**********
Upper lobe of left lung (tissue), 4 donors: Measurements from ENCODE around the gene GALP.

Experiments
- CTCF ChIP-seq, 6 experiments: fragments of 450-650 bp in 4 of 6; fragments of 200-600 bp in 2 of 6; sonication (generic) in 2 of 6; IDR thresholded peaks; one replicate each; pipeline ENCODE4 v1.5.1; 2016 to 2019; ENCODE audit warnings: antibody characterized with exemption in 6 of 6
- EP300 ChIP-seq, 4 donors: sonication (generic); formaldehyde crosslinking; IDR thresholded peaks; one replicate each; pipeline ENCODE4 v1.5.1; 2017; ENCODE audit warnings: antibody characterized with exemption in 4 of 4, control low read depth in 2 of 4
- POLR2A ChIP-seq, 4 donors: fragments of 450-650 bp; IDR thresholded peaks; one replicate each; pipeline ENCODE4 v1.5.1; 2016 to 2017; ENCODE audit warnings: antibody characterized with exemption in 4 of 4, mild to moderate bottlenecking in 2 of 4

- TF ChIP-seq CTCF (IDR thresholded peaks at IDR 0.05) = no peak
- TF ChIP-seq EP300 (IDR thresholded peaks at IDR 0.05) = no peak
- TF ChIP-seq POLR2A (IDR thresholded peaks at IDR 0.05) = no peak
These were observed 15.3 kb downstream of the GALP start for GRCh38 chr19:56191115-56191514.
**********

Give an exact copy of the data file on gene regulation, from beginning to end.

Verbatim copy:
Upper lobe of left lung (tissue), 4 donors: Measurements from ENCODE around the gene GALP.

Experiments
- CTCF ChIP-seq, 6 experiments: fragments of 450-650 bp in 4 of 6; fragments of 200-600 bp in 2 of 6; sonication (generic) in 2 of 6; IDR thresholded peaks; one replicate each; pipeline ENCODE4 v1.5.1; 2016 to 2019; ENCODE audit warnings: antibody characterized with exemption in 6 of 6
- EP300 ChIP-seq, 4 donors: sonication (generic); formaldehyde crosslinking; IDR thresholded peaks; one replicate each; pipeline ENCODE4 v1.5.1; 2017; ENCODE audit warnings: antibody characterized with exemption in 4 of 4, control low read depth in 2 of 4
- POLR2A ChIP-seq, 4 donors: fragments of 450-650 bp; IDR thresholded peaks; one replicate each; pipeline ENCODE4 v1.5.1; 2016 to 2017; ENCODE audit warnings: antibody characterized with exemption in 4 of 4, mild to moderate bottlenecking in 2 of 4

- TF ChIP-seq CTCF (IDR thresholded peaks at IDR 0.05) = no peak
- TF ChIP-seq EP300 (IDR thresholded peaks at IDR 0.05) = no peak
- TF ChIP-seq POLR2A (IDR thresholded peaks at IDR 0.05) = no peak
These were observed 15.3 kb downstream of the GALP start for GRCh38 chr19:56191115-56191514.